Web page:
Exercises on Moebius Transformations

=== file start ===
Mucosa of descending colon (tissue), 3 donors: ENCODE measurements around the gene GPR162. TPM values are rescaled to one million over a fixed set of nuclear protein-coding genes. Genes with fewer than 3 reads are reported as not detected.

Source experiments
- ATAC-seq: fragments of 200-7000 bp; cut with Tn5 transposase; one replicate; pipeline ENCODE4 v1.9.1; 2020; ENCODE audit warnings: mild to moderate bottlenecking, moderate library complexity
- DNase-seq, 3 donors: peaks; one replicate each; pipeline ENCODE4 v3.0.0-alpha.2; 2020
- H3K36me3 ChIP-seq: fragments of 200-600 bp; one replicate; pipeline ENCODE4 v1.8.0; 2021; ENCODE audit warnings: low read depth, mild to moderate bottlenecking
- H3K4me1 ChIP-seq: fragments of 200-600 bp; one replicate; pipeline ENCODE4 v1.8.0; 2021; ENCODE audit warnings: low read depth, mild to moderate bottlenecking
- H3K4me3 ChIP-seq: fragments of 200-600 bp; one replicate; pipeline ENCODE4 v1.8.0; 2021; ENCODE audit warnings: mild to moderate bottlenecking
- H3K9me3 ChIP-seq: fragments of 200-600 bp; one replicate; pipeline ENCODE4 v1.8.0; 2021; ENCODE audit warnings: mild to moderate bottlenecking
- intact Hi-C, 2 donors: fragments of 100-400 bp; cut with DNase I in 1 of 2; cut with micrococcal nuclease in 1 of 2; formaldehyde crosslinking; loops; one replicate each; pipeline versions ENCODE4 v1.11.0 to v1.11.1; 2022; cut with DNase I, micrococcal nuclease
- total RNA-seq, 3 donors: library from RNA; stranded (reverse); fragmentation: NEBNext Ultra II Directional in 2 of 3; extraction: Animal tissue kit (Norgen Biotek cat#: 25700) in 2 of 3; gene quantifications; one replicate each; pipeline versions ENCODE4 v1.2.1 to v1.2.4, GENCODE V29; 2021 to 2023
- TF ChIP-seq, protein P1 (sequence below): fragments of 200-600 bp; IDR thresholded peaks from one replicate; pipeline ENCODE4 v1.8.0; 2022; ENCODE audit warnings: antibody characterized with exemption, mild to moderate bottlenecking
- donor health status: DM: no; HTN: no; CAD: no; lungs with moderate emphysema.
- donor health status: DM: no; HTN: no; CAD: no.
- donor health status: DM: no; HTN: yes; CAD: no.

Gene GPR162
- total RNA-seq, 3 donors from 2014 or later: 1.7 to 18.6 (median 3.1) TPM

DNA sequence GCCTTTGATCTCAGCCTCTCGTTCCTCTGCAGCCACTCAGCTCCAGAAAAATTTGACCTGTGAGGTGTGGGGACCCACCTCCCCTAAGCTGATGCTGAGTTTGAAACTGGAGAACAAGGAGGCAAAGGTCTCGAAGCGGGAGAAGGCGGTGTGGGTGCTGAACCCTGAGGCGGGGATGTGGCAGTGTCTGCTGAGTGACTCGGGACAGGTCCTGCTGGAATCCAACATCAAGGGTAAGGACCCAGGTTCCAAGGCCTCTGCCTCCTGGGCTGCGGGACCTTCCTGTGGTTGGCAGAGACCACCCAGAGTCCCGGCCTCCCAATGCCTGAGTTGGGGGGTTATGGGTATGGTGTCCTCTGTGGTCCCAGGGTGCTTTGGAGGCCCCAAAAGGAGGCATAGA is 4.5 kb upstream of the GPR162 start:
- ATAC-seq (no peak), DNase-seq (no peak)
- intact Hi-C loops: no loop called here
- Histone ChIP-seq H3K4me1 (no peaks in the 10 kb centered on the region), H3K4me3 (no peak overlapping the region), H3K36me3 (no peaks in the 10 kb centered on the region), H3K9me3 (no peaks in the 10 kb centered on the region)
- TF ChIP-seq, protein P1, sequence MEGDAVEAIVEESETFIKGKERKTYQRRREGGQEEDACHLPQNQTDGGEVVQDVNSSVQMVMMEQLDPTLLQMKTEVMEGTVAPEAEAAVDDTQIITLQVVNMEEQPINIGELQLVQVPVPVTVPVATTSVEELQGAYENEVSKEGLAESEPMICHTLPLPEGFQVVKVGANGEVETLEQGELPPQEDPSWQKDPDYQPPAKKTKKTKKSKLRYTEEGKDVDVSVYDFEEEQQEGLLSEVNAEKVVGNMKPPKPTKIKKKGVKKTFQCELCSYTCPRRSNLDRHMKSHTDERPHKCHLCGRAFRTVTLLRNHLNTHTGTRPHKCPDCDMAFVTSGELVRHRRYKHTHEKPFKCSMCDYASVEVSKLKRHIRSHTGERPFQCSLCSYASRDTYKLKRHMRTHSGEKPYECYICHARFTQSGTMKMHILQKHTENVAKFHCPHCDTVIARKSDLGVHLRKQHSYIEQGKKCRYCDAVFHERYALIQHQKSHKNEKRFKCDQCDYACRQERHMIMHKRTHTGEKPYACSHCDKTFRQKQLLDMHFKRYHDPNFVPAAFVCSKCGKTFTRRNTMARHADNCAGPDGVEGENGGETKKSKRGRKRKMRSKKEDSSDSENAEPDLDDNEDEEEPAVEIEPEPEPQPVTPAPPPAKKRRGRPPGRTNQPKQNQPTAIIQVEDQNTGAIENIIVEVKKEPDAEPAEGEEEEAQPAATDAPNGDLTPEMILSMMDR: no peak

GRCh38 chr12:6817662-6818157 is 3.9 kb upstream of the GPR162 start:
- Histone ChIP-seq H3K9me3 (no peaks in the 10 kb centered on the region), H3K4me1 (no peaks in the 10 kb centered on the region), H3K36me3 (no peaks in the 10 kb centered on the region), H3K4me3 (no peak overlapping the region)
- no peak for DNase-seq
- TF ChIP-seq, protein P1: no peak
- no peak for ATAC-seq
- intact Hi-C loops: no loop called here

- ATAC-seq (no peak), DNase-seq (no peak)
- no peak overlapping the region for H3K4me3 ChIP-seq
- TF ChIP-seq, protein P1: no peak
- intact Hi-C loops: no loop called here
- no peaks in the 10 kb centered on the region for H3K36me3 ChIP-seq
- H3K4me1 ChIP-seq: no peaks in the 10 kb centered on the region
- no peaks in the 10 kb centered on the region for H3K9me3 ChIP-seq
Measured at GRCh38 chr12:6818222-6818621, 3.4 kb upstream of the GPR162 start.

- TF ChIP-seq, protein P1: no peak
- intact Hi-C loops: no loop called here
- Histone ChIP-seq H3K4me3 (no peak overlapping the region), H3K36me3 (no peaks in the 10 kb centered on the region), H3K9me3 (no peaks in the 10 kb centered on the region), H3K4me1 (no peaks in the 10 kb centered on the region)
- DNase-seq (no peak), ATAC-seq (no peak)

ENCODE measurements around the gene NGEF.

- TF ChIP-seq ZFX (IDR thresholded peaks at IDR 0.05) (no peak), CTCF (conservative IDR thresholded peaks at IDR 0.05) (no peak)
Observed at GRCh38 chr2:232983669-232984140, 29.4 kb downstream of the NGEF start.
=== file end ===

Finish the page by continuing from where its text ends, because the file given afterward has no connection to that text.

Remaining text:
revised 21apr11\\ \textit{ $\C$ 2010, Prof. George K. Francis, Mathematics Department, University of Illinois} \begin{document} \maketitle \section{Introduction} This lesson is a commentary on Hvidsten's problems 8.2.1-8.2.15. There is a great deal of geometry hidden in these problems, which is obscured by their brevity. The elaborations here is intended to help you use the exercises to understand the facts and methods. A "solution" to a problem should be more of a mini essay on what the problem means, than just cranking out what looks like an answer to a direct question. In this spirit we proceed. \section{Regarding Homework Problems for Chapter 8} \subsection{Exercises on Hvidsten p325} \begin{enumerate} \item Ex 8.2.1 "Show that the $w=e^{i\phi}+b$ form a group, the group of rigid Euclidean motiosn (a.k.a. Euclid's congruences) of the plane." \item Remember, to show that a subset of the group of all bijections of the extended plane is itself a group, all you need to do is to show that \begin{itemize} \item \textit{Closure: }The composition of two such function can be put into the same canonical form. \item \textit{Inverse: } The inverse of such a function can be put into the same canonical form. \end{itemize} Be sure you have this example in your Journal and are able to reproduce the definitions and proof of this theorem on a test. \item Ex 8.2.2 "Show that the equation of a line can be given as $\mathfrak{Im}(\alpha z + \beta) =0$." While this requires only some arithmetic applied to the definitions, it has a deeper meaning. Note that $\mathfrak{Im}(w)=0$ is the same thing as saying $\mathfrak{Re}(w)\in \mathbb{R}.$ Since a straight line is a special case of a circline, this is a special case of the general theorem that the equation of a circline through three points $z_0,z_1,z_\infty$ is given by $\mathfrak{Im}CR(z,z_0,z_1,z_\infty)=0$." \item Ex 8.2.3 in my edition of the text has a misprint here. The notes show that the equation for the unit circle is $|z|=1$. "Find a Moebius transformation that takes the unit circle to the x-axis." There are, of course, very many solutions. But there is a "canonical" solution in terms of cross-ratios, since the MT defined by $f(z)=CR(z,z_0,z_1,z_\infty)$ takes the circline $\odot(z_0,z_1,z_\infty)$ to the real-line. Incidentally, if the three points are on a circle, and in positive (counter-clockwise) order, then this MT takes the interior of the circle to the upper halfplane, and the exterior to the lower halfplane. \item Supplementary Question. Write $f(z)=az+b$ as a cross ratio. This should be a one-liner. \item As Hvidsten says: Ex 8.2.4 - 8.2.7 are steps in the proof that the set of Moebius transformations also form a group. Much of this is in the notes. These 4 problems help you to organize this material in a coherent manner in your Journal. As long as the actual calculations are short, a test question may ask you to check that a given set of MTs form a group. \item Ex 8.2.4 this is the closure property and is pure high school algebra. Substitute the result of the first transformation into the formula for the second and rewrite in the standard form of Moebius transformation. Use our definition, where $ad-bc=1$ is the condition on the coefficients. You'll be happier for it. \item Ex 8.2.5 As in our notes, the presence of the identity follows from the presence of the inverse (8.2.6) and closure (8.2.4). However, an immediate guess will solve this problem directly. But here there is an easier solution by inspection. \item Ex 8.2.6 you'll need to solve $w=\frac{az+b}{cz+d}$ for $ z =\frac{ez+f}{gz+h}$, by giving $e,f,g,h$ as functions of $a,b,c,d$. But Hvidsten suggests a simpler approach. For this to hold, you'll need to use his criterion $ad-bc\ne 0$. Recall why we can assume either condition. These calculations belong into your Journal. \item Ex 8.2.7 is done below. The answer is that transformations always are associative: $(k \circ h) \circ g = k \circ (h \circ g)$. All you need to remember is how to test that two functions are the same. \item Solution to 8.2.7: An equation of functions holds provided the equation holds for every value in the domain of the functions. So applying LHS to an arbitrary complex number $z$ we see that $ (k\circ h)\circ g (z) = (k \circ h)(g(z)) = k(h(g(z)))$ which is what you get if you plug $z$ into the RHS. \item Ex 8.2.8 Apropos the earlier comment, this asks you prove that a particular subset is a subgroup. You'll need to check closure and inverses. It is unfortunate that Hvidsten uses the word "fix" instead of "preserve". He does not mean that each point on the unit circle remains fixed under the transformation. (That would mean it is the identity, right?) By "$f$ fixes or preserves the unit circle" we mean that if $|z|=1$ then $|f(z)|=1$ as well. In our current edition of the notes, this exercise is solved there. \item Ex 8.2.9: This is the \textit{ transitivity } of the Hyperbolic Group. By \textif{isometry} here Hvidsten means a Moebius transformation which preserves the unit circle. In Prop.8.10 he proves that such a Moebius transformation must have the form \begin{eqnarray*} w = e^{i\theta}\frac{z-\alpha}{\bar{\alpha}z -1} & \mbox{where} & |\alpha|<1\\ \end{eqnarray*} So now the problem reduces to finding angle $\theta$ and point $\alpha$ which is moved to the origin under the isometry for given values for $z$ and $w$. Hvidsten he calls $z=P$ and $w=Q$. But Hvidsten gives you a hint, by asking the question for the case that $z$ remains arbitrary, but $w=0$. (Why does suffice to prove it just for this case? Don't forget to answer this.) Finally, for this special case the answer is now very easy, namely, to solve \begin{eqnarray*} 0 = e^{i\theta}\frac{P-\alpha}{\bar{\alpha}P -1} & \mbox{where} & |\alpha|<1\\ \end{eqnarray*} we can take $\theta = 0$, i.e. no rotation, and $\alpha = P$, which is legitimate, because we are given that $|P| < 1 $. The isometry is not unique, but it is unique up to a rotation. \item Ex 8.2.10 has a misprint and it also changes the form of the isometry to $w' = \frac{z-\alpha}{1- \bar{\alpha}z} $ by multiplying the original form $w = \frac{z-\alpha}{\bar{\alpha}z -1 } $ by $-1$. In effect, it involves a rotation by $180^o$ and might be written $w'= e^{i\pi}\frac{z-\alpha}{\bar{\alpha}z -1 } $. Setting $w=z$ and cross multiplying yields a quadratic equation $\bar{\alpha}z^2 - z + \alpha $ which has two solutions $z_i=\frac{1\pm \sqrt{1- |\alpha|^2}}{\bar{\alpha}} $, unless $\alpha = 0$. But where are these two points? Hvidsten cleverly changes the problem (note the denominator). He considers the case that $\theta = \pi$ in the isometry. Now the quadratic equations is much simpler, and the solutions is $ z_i = \pm \frac{\alpha}{|\alpha|} $ which obviously lies \textit{on}, not \textit{in} the unit circle. So it is not a Point in the hyperbolic plane as modelled by the inside of the unit disk. Note that capital P, do you remember why we do that? In other words, the isometry $T_{-\alpha}(z) := \frac{z-\alpha}{1-\bar{\alpha}z} $ leaves no Point fixed in the Hyperbolic plane, and takes $\alpha $ to $0$. Incidentally, $T_{-\alpha}(0) = -\alpha$. (I have put a - sign into the subscript for reasons that will become clear. This material is supplementary to Hvidsten and needs to be understood.) \item These transformations have inverses of the same kind: \begin{eqnarray*} T_{-\alpha}^{-1}(z) &=& \frac{z+\alpha}{1+\bar{\alpha}z} \\ & = &T_{\alpha}(z) \\ T_{\alpha}^{-1} & = & T_{-\alpha} \\ \end{eqnarray*} These transformations are also are closed under composition in the sense that $T_\beta T_\alpha = T_\gamma$, for a unique $\gamma$ given both $\alpha$ and $\beta$. It is an instructive exercise to calculate $\gamma$, but $\gamma$ does not have a deep geometrical meaning beyond its existence. More interesting is a composition like $T_{\beta} T_{-\alpha}$, which takes $\alpha$ to $\beta$ and which we write $T_{\alpha, \beta} := T_{\beta} T_{-\alpha}$ for reasons of its similarity to the analogous Euclidean translations by vectors. Note that these obey the triangle rule of vectors: $T_{\beta, \gamma} \circ T_{\alpha, \beta} = T_{\alpha, \gamma}$ . To verify this painlessly, note that $T_{\alpha, \beta} = T_{\beta} T_{\alpha}^{-1}$ . So these \textit{hyperbolic translations} really do behave very much like vectors in Euclidean geometry.